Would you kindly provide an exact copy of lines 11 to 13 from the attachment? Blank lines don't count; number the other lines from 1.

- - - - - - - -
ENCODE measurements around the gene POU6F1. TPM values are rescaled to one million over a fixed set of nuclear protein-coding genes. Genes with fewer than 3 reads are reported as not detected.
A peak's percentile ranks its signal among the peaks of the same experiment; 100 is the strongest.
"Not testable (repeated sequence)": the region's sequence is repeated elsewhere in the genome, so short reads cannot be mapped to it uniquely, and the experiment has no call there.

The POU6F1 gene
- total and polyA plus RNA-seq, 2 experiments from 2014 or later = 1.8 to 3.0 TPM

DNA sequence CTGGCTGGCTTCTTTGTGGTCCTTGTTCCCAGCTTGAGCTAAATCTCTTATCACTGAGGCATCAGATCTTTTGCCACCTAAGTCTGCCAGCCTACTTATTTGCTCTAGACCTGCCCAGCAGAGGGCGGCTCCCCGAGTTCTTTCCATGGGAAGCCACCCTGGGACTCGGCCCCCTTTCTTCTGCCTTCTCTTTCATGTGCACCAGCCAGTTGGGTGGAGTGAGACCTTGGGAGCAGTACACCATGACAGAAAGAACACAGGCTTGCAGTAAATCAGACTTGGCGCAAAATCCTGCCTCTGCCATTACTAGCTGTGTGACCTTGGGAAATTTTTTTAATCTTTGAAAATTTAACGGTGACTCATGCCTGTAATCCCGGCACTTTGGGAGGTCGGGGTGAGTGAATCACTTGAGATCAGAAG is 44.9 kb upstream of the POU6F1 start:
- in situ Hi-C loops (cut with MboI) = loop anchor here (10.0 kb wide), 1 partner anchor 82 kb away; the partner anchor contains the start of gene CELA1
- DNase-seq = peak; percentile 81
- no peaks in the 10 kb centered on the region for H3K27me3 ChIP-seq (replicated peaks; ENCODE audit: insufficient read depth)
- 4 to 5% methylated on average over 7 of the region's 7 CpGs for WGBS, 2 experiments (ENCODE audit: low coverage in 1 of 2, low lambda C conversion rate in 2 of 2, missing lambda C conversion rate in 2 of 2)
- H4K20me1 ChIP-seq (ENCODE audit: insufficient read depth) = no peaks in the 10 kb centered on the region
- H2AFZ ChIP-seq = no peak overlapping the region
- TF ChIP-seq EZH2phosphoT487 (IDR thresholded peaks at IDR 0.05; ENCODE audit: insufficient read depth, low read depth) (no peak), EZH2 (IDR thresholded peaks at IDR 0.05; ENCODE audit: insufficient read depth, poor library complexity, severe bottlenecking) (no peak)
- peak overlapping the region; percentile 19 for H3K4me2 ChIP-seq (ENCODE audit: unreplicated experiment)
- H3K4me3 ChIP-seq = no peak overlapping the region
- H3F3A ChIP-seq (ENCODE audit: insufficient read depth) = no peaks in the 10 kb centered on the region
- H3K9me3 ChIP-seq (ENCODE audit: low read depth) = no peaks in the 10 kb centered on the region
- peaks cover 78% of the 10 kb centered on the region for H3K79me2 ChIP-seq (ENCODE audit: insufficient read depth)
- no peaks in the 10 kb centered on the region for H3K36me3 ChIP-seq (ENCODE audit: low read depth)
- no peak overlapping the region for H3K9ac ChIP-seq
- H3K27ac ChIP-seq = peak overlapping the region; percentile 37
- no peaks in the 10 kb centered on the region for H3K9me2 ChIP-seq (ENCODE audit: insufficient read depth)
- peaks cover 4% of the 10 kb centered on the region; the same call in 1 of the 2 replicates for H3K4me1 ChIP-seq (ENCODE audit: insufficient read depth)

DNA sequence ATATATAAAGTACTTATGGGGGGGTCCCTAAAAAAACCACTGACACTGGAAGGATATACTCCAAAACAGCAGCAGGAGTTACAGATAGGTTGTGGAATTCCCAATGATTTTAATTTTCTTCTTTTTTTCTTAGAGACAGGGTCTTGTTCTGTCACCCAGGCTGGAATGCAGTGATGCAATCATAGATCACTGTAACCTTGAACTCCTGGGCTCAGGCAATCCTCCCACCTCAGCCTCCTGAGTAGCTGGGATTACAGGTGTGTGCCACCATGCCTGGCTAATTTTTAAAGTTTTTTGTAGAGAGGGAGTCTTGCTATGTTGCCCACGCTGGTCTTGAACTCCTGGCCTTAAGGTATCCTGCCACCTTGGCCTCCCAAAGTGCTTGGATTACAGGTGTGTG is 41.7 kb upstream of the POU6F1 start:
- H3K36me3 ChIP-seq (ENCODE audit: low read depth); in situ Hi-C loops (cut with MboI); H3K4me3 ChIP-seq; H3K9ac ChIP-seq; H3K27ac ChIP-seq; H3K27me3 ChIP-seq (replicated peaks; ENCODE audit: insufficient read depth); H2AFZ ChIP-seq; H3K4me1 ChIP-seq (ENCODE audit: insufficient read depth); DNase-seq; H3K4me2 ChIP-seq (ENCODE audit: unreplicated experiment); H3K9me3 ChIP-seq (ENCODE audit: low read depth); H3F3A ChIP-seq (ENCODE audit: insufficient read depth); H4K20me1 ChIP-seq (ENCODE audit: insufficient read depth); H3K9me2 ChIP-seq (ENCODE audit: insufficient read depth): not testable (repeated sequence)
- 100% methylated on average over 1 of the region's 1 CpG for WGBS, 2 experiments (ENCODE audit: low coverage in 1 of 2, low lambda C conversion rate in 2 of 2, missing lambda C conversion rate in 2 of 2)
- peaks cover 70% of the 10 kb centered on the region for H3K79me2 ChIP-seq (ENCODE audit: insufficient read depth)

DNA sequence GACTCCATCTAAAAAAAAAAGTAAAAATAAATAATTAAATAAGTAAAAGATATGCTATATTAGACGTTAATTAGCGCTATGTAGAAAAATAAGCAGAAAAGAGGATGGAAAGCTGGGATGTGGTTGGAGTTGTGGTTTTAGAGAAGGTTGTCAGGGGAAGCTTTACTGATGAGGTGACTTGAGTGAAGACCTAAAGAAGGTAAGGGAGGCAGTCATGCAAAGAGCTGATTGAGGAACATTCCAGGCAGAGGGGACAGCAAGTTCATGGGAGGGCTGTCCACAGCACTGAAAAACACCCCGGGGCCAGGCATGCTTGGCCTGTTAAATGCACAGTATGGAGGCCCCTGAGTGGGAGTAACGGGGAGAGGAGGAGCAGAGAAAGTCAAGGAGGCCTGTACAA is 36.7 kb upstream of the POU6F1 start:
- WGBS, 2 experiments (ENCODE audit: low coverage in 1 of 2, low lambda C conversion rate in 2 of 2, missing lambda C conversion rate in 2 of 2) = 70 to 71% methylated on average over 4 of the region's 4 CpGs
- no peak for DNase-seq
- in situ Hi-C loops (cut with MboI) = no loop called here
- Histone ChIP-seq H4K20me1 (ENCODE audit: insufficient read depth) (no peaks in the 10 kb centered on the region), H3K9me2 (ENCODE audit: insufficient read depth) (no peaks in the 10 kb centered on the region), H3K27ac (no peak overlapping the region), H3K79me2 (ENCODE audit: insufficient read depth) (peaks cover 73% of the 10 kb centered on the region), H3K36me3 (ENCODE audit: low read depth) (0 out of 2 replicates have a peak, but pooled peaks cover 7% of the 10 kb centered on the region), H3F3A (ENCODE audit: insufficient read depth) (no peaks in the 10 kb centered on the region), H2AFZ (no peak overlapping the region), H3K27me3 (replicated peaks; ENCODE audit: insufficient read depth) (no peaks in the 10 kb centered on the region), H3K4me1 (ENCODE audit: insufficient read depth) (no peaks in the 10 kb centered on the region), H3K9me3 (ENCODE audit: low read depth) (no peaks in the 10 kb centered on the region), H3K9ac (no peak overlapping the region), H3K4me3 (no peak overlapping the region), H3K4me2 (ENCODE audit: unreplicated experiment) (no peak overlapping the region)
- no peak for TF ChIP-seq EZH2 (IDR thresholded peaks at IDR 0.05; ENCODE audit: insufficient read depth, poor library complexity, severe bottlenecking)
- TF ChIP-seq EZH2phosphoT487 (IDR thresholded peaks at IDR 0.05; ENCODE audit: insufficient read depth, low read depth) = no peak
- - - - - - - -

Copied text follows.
- H4K20me1 ChIP-seq (ENCODE audit: insufficient read depth) = no peaks in the 10 kb centered on the region
- H2AFZ ChIP-seq = no peak overlapping the region
- TF ChIP-seq EZH2phosphoT487 (IDR thresholded peaks at IDR 0.05; ENCODE audit: insufficient read depth, low read depth) (no peak), EZH2 (IDR thresholded peaks at IDR 0.05; ENCODE audit: insufficient read depth, poor library complexity, severe bottlenecking) (no peak)